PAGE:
|US5985182||Mar 24, 1998||Nov 16, 1999||Therm-O-Disc, Incorporated||High temperature PTC device and conductive polymer composition|
|JPS58211426A *||Title not available|
|Citing Patent||Filing date||Publication date||Applicant||Title|
|US6773634 *||Jan 31, 2001||Aug 10, 2004||Ube Industries, Ltd.||Conductive polymer composition and PTC element|
|US7477131 *||Sep 7, 2006||Jan 13, 2009||E.I. Du Pont De Nemours||Low temperature coefficient of resistivity polymeric resistors based on metal carbides and nitrides|
|US8003016||Sep 25, 2008||Aug 23, 2011||Sabic Innovative Plastics Ip B.V.||Thermoplastic composition with improved positive temperature coefficient behavior and method for making thereof|
|US8299888 *||Aug 8, 2008||Oct 30, 2012||Tyco Electronics Japan G.K.||PTC device and process for manufacturing the same|
|US8961832||Jan 17, 2012||Feb 24, 2015||Therm-O-Disc, Incorporated||High temperature material compositions for high temperature thermal cutoff devices|
|US9171654||Jun 14, 2013||Oct 27, 2015||Therm-O-Disc, Incorporated||High thermal stability pellet compositions for thermal cutoff devices and methods for making and use thereof|
|US20030015285 *||Jan 31, 2001||Jan 23, 2003||Yasumasa Iwamoto||Conductive polymer composition and ptc element|
|US20080061273 *||Sep 7, 2006||Mar 13, 2008||Rogado Nyrissa S||Low temperature coefficient of resistivity polymeric resistors based on metal carbides and nitrides|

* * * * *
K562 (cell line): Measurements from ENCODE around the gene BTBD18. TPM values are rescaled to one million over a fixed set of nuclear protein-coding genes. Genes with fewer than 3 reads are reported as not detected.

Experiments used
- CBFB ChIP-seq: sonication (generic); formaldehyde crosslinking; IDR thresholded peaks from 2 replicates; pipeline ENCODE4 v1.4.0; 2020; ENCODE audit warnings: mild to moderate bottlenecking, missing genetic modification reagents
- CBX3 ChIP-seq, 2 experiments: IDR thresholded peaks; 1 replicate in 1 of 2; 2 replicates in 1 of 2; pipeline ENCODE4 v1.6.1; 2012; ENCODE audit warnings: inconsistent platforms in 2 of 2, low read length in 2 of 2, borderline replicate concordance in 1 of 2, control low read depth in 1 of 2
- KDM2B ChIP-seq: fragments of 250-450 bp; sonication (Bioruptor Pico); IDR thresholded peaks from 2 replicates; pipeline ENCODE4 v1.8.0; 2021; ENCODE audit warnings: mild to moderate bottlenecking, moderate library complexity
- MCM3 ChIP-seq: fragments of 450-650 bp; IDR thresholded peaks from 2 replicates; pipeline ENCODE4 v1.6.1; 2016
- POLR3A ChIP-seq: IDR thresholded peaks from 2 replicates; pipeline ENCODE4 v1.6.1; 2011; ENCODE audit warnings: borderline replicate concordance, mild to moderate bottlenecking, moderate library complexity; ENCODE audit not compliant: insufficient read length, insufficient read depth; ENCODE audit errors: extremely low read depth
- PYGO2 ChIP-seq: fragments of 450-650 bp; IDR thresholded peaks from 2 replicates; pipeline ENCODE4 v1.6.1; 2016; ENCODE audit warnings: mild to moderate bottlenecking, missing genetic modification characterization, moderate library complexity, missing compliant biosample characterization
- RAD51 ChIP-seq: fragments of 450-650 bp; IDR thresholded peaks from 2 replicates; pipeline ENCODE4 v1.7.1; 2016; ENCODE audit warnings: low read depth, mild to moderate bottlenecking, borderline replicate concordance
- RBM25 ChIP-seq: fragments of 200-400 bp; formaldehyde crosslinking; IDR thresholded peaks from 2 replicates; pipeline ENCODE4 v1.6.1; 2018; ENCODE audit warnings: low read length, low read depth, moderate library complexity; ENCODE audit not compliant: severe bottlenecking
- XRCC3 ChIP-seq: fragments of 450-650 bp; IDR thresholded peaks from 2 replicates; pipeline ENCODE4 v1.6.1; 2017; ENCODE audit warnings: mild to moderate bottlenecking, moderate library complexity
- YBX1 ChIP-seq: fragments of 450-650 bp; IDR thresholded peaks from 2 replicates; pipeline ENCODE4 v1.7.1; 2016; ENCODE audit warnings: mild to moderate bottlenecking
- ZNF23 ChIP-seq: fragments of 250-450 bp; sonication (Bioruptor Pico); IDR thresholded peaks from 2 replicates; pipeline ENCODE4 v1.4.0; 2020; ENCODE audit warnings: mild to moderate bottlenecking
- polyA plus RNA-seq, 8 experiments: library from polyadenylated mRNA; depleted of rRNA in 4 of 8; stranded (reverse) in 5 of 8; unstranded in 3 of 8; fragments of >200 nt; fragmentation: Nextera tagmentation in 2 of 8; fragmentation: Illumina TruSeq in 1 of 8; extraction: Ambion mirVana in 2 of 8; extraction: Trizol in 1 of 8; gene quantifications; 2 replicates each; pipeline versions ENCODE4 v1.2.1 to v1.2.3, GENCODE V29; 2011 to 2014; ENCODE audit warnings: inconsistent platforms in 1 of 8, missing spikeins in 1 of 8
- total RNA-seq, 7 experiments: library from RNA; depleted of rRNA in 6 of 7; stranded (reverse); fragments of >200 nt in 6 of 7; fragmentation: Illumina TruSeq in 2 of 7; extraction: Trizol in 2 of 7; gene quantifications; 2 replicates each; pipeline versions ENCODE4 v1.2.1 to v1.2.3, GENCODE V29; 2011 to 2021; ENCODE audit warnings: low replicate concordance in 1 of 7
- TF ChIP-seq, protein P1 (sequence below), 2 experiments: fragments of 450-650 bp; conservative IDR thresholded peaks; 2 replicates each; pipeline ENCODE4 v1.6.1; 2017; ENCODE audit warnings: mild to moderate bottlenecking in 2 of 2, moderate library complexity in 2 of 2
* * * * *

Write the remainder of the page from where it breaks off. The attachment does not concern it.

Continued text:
|US20080095156 *||Dec 19, 2007||Apr 24, 2008||Schuman Richard J||Healthcare computer system with intra-room network|
|US20100033295 *||Jul 30, 2009||Feb 11, 2010||Therm-O-Disc, Incorporated||High temperature thermal cutoff device|
|US20100237981 *||Aug 8, 2008||Sep 23, 2010||Hiroyuki Koyama||Ptc device and process for manufaturing the same|
|WO2009040774A1 *||Sep 26, 2008||Apr 2, 2009||Sabic Innovative Plastics Ip B.V.||Thermoplastic composition and method for making' thereof|
|U.S. Classification||338/22.00R, 252/511|
|Oct 10, 2000||AS||Assignment|
Owner name: THERM-O-DISC, INC., OHIO
Free format text: ASSIGNMENT OF ASSIGNORS INTEREST;ASSIGNORS:BLOK, EDWARD J.;ARNADIO, BLASE S.;REEL/FRAME:011207/0538
Effective date: 20001006
|Feb 2, 2001||AS||Assignment|
Owner name: THERM-O-DISC, INCORPORATED, OHIO
Free format text: CORRECTIVE ASSIGNMENT TO CORRECT THE NAME OF THE ASSIGNEE PREVIOUSLY RECORDED AT REEL 011207 FRAME 0538;ASSIGNORS:BLOK, EDWARD J.;AMADIO BLASE S.;REEL/FRAME:011512/0874;SIGNING DATES FROM 20010122 TO 20010124
|Nov 28, 2005||FPAY||Fee payment|
Year of fee payment: 4
|Nov 30, 2009||FPAY||Fee payment|
Year of fee payment: 8
|Nov 28, 2013||FPAY||Fee payment|
Year of fee payment: 12